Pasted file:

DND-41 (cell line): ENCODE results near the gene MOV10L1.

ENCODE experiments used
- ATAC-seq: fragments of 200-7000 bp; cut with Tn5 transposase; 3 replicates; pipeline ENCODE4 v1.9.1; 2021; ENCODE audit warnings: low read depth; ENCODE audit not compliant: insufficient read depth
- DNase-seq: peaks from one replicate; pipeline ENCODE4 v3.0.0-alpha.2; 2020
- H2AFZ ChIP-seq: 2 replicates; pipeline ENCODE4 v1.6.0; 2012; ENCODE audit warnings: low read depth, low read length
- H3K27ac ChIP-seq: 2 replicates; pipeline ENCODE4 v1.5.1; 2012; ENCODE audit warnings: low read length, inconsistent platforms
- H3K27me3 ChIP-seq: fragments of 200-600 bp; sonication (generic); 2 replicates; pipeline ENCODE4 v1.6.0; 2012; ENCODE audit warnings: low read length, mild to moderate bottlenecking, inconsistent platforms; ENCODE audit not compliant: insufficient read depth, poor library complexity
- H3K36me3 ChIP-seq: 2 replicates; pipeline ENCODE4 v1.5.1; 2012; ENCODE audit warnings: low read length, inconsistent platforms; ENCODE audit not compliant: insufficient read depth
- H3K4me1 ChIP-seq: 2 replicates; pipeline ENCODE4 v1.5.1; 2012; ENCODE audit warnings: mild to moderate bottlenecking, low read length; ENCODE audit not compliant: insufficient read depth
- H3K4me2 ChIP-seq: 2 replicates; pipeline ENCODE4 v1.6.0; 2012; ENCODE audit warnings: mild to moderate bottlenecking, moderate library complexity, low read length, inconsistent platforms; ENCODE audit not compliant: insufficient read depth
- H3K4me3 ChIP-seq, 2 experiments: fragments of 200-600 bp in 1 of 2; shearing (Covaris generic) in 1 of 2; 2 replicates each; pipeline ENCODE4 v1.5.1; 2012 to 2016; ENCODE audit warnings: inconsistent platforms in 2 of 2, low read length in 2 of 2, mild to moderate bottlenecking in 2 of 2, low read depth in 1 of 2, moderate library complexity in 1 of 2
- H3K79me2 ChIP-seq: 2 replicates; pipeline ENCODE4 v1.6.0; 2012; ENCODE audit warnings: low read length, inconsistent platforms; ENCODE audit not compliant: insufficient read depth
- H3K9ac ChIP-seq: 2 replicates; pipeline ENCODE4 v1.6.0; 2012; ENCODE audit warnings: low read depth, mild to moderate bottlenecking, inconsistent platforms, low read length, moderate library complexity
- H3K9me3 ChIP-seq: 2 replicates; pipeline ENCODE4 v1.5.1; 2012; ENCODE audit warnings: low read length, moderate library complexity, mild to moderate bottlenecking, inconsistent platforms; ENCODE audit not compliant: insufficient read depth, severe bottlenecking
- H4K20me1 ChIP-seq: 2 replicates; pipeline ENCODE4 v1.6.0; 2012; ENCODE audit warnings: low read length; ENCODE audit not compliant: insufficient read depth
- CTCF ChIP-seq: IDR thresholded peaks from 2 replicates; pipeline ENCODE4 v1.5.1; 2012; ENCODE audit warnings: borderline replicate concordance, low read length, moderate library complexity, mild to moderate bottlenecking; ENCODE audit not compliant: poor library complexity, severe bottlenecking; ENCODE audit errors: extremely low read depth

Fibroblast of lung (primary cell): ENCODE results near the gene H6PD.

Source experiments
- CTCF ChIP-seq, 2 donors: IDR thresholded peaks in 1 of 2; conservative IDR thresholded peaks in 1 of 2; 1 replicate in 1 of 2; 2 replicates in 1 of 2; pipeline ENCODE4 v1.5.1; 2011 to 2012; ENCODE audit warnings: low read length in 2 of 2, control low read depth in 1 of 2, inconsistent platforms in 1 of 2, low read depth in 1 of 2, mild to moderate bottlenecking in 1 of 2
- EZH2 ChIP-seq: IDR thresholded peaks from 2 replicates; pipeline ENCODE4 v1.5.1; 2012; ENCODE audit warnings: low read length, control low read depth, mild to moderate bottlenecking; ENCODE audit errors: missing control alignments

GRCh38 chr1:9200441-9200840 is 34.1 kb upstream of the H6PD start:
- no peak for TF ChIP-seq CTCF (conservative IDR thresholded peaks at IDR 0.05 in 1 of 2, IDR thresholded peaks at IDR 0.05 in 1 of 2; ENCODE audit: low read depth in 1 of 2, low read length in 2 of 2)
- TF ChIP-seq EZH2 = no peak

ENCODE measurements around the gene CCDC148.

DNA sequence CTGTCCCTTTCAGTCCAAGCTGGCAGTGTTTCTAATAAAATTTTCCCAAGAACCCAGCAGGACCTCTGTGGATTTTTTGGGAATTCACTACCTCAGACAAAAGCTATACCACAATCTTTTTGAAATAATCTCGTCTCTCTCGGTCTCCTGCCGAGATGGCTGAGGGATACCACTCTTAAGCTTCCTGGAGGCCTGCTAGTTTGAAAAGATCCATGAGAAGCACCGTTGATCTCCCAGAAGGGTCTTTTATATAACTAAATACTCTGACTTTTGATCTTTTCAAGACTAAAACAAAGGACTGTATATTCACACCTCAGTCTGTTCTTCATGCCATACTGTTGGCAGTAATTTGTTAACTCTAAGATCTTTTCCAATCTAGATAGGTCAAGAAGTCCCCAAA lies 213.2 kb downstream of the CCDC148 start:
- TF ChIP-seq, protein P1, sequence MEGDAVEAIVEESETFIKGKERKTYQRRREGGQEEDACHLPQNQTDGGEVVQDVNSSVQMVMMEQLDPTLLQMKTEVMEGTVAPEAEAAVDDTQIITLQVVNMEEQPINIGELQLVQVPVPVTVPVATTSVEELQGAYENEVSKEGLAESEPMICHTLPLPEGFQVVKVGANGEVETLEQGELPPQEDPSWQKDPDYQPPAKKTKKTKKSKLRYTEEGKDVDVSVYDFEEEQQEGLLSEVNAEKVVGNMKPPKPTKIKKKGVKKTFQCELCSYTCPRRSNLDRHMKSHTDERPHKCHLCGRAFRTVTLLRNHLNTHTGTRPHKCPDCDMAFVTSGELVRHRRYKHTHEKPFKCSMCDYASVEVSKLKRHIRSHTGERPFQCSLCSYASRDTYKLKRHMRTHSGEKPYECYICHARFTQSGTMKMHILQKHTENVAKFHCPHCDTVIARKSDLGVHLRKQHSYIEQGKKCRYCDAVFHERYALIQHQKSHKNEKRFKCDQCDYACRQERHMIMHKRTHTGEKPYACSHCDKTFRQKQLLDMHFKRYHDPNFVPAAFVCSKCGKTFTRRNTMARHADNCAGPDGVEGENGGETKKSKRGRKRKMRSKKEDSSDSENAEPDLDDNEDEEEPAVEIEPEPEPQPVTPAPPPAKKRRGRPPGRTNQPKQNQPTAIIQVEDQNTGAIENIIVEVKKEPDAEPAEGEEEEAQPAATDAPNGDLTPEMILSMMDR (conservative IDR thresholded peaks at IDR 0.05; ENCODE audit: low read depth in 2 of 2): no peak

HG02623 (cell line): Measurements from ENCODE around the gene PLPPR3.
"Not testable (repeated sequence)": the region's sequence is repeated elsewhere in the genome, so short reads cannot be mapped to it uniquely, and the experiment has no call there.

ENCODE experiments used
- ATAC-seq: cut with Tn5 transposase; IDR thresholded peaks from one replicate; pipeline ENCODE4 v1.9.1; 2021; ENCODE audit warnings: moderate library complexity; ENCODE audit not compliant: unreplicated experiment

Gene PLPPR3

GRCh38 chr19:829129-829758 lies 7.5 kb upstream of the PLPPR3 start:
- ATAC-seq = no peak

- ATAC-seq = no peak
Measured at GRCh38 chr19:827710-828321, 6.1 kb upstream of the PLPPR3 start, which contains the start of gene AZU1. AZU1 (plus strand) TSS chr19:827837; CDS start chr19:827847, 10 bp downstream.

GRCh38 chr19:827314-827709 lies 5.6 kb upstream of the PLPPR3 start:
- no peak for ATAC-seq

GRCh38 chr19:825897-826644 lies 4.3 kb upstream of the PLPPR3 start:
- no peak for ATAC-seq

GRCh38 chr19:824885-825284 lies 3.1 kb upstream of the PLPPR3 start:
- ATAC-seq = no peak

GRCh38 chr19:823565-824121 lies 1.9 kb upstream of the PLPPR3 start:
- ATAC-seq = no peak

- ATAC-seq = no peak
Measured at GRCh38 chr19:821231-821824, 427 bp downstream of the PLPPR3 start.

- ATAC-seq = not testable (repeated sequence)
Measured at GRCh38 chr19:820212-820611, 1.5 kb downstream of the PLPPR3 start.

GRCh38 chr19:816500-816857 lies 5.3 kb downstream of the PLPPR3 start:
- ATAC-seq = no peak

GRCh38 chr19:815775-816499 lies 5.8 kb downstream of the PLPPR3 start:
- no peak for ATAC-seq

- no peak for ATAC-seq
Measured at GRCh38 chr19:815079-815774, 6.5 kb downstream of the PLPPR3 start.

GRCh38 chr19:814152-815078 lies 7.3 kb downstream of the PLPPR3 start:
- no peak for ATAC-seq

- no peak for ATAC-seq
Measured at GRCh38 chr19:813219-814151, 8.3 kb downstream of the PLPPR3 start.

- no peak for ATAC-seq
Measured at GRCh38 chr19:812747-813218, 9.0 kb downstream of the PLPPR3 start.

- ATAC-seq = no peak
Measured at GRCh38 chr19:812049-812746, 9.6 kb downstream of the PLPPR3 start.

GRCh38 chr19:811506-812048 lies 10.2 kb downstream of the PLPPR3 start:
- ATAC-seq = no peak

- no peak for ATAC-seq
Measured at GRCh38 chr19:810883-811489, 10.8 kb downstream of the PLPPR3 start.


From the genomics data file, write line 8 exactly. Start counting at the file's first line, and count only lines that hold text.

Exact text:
- H3K36me3 ChIP-seq: 2 replicates; pipeline ENCODE4 v1.5.1; 2012; ENCODE audit warnings: low read length, inconsistent platforms; ENCODE audit not compliant: insufficient read depth